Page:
Ad Cassandram (Hecuba)
It could have been a car door / leaving that bruise
– David Tomas Martinez, “Consider Oedipus’s Father”
but the first time it was the temple steps, cracked marble
and you just the right height
to headfirst past your father. At least
he couldn’t blame me, but the next time, the snakebite,
I had turned my head for just a moment.
Maybe it’s a good omen
I said, but then your fever burned as hot as the fires
you called out in your sleep.
When your father and I fought that time, and later, we kept it from you. She isn’t well
who knows what will set her off.
That, you get from him.
Darling, every love has its consequence:
a bruised rib, an empty bed,
the dreams of flame you wake from shivering.
Darling, there are consequences of love
I should have tried harder to shield you from:
that no one will believe you when you blame the doorknob,
the stovetop, yourself,
but that no one will contradict you either;
that no one will shelter you when you talk
only of bedrooms burning.
So often you cannot know
how things will turn out until
they do, darling,
you cannot trust your mother,
who should have been able to protect you,
who should be able to believe you.
By the time Agamemnon took me
to his bed, I already
knew the name Iphigenia.
When he touched
what of me I heard him call more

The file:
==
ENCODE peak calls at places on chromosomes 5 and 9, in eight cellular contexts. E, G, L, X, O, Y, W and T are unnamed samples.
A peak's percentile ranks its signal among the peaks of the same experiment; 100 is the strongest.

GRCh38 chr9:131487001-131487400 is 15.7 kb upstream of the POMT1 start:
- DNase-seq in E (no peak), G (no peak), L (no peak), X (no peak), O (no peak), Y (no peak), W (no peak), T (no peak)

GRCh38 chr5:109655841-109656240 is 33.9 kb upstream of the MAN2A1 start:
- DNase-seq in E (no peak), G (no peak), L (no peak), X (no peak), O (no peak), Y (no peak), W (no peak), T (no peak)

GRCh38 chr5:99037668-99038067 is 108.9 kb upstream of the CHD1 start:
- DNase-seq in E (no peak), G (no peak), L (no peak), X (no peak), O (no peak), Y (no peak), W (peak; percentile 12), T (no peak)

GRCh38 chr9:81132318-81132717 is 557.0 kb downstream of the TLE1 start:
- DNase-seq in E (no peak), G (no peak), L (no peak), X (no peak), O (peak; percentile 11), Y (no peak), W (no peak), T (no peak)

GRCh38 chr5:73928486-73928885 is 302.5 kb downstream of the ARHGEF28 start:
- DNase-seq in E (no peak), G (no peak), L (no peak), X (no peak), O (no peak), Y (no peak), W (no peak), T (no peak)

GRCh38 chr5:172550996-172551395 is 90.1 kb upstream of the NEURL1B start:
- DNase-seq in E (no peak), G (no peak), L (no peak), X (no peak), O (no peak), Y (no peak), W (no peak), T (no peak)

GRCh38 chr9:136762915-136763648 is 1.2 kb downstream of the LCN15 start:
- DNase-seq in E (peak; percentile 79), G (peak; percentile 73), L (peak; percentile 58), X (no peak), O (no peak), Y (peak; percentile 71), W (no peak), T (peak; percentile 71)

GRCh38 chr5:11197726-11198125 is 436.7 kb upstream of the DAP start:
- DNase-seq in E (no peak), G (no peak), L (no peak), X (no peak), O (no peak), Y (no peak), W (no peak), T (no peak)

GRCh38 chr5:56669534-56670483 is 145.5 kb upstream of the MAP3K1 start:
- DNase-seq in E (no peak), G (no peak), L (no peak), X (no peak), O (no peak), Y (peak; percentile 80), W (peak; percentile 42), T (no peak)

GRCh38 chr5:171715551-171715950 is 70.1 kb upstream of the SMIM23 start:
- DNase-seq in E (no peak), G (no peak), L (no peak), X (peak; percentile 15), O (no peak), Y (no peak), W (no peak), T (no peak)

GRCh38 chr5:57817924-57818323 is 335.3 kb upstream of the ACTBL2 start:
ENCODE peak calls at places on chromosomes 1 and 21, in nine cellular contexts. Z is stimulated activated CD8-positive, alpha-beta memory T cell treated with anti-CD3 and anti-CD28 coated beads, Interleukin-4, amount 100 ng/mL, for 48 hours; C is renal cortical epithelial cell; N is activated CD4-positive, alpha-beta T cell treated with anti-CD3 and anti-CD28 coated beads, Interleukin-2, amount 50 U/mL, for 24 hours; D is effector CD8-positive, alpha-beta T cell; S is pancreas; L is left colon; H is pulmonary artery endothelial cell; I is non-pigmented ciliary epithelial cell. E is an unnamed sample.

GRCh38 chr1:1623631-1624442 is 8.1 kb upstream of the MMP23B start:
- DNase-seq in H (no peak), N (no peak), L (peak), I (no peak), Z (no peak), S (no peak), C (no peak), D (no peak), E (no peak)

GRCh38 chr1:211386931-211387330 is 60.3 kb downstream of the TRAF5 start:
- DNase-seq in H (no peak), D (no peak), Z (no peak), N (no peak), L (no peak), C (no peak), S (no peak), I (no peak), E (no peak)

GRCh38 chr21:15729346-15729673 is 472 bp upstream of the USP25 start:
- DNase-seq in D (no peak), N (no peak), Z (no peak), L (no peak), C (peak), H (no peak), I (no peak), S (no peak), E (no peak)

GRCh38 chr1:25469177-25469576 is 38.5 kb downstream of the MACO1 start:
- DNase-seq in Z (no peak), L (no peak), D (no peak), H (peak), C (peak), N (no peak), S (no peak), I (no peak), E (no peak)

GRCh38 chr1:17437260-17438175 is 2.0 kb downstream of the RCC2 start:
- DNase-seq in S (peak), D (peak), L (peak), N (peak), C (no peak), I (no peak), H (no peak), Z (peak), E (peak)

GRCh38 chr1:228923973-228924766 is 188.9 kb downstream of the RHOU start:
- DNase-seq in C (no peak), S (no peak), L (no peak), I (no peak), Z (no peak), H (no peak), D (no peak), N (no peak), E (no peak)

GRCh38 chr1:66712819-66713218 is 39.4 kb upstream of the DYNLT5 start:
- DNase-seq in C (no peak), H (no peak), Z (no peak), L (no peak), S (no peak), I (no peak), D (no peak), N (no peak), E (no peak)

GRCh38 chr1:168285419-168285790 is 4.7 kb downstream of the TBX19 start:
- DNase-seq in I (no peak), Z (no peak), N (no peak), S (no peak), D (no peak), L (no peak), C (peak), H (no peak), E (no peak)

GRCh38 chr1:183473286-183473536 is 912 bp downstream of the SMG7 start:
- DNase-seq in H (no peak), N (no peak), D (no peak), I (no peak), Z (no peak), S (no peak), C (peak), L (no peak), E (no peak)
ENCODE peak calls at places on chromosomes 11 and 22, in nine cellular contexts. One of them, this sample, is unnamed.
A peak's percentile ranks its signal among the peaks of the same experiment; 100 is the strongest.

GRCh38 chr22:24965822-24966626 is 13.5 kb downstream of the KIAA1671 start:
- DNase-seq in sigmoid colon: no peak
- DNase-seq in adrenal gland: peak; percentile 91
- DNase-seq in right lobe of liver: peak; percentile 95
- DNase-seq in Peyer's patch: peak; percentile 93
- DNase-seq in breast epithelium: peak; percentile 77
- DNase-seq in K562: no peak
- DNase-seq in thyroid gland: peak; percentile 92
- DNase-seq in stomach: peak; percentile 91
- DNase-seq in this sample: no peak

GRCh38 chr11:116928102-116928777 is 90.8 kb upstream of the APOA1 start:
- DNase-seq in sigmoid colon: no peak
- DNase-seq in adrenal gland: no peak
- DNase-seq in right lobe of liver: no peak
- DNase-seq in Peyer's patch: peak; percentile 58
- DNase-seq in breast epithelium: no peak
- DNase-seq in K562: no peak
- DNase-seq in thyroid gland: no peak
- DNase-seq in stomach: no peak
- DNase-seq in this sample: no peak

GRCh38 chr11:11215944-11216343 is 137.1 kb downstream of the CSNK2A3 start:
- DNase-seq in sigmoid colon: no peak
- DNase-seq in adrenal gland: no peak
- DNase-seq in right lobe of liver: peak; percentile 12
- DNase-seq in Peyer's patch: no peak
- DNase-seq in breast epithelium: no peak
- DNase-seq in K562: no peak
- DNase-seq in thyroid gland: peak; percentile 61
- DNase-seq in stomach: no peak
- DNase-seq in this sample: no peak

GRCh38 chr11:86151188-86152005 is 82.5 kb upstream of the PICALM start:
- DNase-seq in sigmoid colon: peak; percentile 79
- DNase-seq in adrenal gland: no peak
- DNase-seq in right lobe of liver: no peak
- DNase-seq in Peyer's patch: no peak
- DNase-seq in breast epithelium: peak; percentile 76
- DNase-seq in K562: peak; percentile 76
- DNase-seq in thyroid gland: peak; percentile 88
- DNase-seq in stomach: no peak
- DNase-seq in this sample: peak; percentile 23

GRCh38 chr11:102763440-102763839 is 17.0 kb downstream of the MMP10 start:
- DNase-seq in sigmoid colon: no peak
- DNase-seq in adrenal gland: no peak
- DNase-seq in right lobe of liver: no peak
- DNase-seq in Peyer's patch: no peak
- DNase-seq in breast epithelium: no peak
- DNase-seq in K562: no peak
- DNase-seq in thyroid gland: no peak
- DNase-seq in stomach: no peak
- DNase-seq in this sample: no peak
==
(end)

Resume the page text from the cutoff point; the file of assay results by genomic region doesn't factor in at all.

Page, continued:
beautiful than his wife, I imagined her
oldest daughter, sacrificed
for her uncle’s sails.
You cannot trust fathers.
My father prays to Apollo the Distant Archer,
sometimes called Apollo the Distant.
Apollo the too-distant: what
would any god have for a man left with only what
Agamemnon left behind as sacrifice?
Along the hills at the edge
of the Greek camp grows larkspur,
sometimes called delphinium,
(curse that god and his useless oracle)
sometimes called staggerweed, for
the effect it causes in a man in moderation.
What effect it causes in moderation in a man in a larger dose
might win a war.
When my father takes me back from
whatever men Agamemnon has left to bear me home, he will
hold me and praise Apollo and
I will hold
You cannot trust fathers.
That their prayers go unanswered by the gods does not mean
they go unheard.
after Reginald Shepherd
Before the River Lethe steals what I have left to say — the same
unheeded warnings screamed to an empty sky rivered purple with echoes — before the host and walls and keeps
of Troy fall — this will happen this is happening already — before these crowds who hear every priest but
close their ears to me — would that I had loved differently than I have — before every god before each
hearth and altar of Ilium time and time and time again I will scream until even the ghosts cannot ignore me — today
or tomorrow or never — before the sky is filled with crows herons cormorants cranes finches
feathers and flight patterns and the future to be read in their frenzy — before the final fires fill the sky there will be a calm upon it
Michael Berkowitz is a poet, web developer and aspiring trapeze artist, currently living in Somerville, Massachusetts. His work has most recently appeared in Quarterly West, Bird’s Thumb, and Jersey Devil Press. He can be found online at http://songsaboutsnow.com.